• Bullet Ballet

    Bullet Ballet

    Unlike Tokyo Fist, a movie I want to love but which seems less focused every time I watch it, this is where Tsukamoto truly comes into his own. A minor classic.

  • Lady in a Cage

    Lady in a Cage

    Sleazy stealth transgression, like an egg roll fried in Vitalis.

  • Toad Road

    Toad Road

    A mesmerizing, emotionally and aesthetically agile quasi-horror film that's also profoundly exploitative. This takes specific form in some early scenes (which are cheaply shocking even if they're effective and on-theme), but becomes broadly general when you learn what happened after production. I won't go into spoilery details, except to say that it casts a pall over the entire viewing experience. (It did for me, anyway.) But not many indie genre movies linger like this one, so if you're as stuck on the hedonic treadmill as I am you won't want to miss it — even with the bad taste it leaves.

  • Loft

    Loft

    Very underrated Kurosawa, and a full-on mummy movie.

  • Something Evil

    Something Evil

    This caused me some mild childhood trauma back when it first aired. On re-watch it barely makes sense, but I'm still fond.

  • Evidence

    Evidence

    This is absolutely bugfuck. Even if you don’t give a rip about found-footage movies, and/or the sketchy “young filmmakers blah-de-blah camping trip la-la-la video camera” synopsis turns you right off, you owe it to yourself to watch Evidence regardless. It’s narrative film as psychotic break, and worth seeking out.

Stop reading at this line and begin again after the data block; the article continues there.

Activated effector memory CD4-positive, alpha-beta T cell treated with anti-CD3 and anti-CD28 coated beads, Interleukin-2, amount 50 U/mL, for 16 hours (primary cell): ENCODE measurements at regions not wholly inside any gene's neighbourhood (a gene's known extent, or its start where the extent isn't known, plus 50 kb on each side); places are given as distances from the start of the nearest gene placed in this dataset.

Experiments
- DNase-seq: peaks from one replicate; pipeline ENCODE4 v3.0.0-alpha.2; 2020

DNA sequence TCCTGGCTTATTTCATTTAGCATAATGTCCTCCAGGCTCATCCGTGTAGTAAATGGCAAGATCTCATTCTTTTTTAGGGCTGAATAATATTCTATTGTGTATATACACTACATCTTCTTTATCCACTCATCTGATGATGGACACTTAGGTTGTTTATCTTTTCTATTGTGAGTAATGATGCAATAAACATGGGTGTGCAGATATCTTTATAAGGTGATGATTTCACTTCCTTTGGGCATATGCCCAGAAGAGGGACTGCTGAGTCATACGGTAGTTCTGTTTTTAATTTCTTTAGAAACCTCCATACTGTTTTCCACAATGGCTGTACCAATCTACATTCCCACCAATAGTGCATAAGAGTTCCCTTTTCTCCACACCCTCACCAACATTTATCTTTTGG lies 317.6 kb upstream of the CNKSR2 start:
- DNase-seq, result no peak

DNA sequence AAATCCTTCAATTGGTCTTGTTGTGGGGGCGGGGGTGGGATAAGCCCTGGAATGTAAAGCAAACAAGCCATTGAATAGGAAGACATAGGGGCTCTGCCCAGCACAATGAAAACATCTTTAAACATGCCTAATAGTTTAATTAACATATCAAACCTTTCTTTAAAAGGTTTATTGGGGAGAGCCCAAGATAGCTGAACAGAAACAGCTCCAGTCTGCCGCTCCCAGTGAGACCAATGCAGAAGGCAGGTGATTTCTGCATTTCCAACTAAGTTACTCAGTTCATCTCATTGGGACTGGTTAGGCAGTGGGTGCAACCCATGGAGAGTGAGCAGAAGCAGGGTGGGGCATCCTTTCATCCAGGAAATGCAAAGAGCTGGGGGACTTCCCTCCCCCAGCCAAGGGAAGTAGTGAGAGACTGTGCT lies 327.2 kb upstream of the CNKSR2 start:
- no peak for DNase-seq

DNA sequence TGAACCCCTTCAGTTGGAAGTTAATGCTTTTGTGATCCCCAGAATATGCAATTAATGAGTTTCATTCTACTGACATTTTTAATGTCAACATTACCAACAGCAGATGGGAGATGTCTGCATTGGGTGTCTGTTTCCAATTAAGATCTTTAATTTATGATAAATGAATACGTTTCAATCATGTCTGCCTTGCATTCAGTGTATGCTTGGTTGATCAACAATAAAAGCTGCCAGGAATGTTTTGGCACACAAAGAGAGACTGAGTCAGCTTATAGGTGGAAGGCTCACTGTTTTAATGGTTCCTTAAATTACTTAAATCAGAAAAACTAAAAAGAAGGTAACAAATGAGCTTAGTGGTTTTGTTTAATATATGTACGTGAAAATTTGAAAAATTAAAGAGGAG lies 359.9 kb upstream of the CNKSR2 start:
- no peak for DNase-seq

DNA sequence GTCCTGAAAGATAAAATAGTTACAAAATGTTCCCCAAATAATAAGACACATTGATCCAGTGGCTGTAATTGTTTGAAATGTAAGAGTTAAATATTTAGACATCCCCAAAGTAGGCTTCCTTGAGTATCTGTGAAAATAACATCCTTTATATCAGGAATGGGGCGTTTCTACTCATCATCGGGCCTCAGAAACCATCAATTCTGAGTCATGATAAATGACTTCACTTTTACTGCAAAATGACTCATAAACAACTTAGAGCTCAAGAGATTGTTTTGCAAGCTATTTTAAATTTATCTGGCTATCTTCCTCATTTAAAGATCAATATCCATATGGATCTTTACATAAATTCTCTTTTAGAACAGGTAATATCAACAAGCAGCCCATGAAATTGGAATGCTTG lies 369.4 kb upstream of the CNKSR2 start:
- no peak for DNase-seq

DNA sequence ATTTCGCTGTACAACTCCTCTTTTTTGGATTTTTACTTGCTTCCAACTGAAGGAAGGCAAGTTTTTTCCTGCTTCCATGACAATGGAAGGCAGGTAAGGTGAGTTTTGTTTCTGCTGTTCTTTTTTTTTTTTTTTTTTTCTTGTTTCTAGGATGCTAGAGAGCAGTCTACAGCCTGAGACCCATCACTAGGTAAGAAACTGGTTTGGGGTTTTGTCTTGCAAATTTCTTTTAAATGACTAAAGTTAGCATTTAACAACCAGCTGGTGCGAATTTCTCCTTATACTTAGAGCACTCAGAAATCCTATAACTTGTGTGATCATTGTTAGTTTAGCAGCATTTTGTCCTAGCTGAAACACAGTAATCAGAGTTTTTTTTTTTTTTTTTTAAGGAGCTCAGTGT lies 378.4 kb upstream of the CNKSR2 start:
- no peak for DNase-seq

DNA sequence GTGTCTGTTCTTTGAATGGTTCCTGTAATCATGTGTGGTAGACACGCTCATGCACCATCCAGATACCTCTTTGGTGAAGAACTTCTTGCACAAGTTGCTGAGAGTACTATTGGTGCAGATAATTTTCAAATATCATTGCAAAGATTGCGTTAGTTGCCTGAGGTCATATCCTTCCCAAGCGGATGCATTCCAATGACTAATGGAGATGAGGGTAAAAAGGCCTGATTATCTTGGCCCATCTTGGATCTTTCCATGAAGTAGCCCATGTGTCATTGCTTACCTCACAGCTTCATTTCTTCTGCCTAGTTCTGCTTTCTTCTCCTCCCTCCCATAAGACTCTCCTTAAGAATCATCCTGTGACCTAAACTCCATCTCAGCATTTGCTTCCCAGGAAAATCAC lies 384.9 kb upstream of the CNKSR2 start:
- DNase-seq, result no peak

• Night Key

    Night Key

    A fun little potboiler with an uncharacteristically gentle performance by Karloff. A favorite ever since it ran in the Friday-night horror movie slot on my local TV station (one of three) back when I was a sprog.

  • Black Pit of Dr. M

    Black Pit of Dr. M

    Mid-century Mexican horror and sci-fi movies were a television staple in suburban L.A. when I was a kid, and my brother and I were superfans. Despite (or maybe because of) their cheapness and slavishness to Eurogothic trash by way of Eisenstein, there was something raw, even borderline transgressive about them — a compelling devotion to moral and physical rot that American monster flicks were typically too timid to acknowledge. Shit gave us nightmares, but we wouldn't miss them for anything.…

  • Star Trek V: The Final Frontier

    Star Trek V: The Final Frontier

    Underrated, or at least overhated. Give it a chance.

  • Star Trek: The Motion Picture

    Star Trek: The Motion Picture

    Bloated and talky for sure, but also refreshingly distant — cold, even — and way, way weirder than it needs to be. I love Khan the way I love the series, but I find myself thinking back on scenes from this movie a lot more often.

  • Li'l Quinquin

    Li'l Quinquin

    Watched as television episodes, which turned out to be a mercy: I almost didn't make it past the first hour. I'm glad I gave it a break and pushed on, though — Dumont's anti-TV TV show is funny, moving, often excruciatingly uncomfortable, and in the end at least as rewarding as its Australian cousin Top of the Lake. Like all great shows it has a haunting theme song, too.

  • Eyes of Fire

    Eyes of Fire

    As clunky and overreaching as this is overall, it contains scenes that are as original and disorienting as anything from David Lynch or Kenneth Anger. Nightmare material in the best possible way.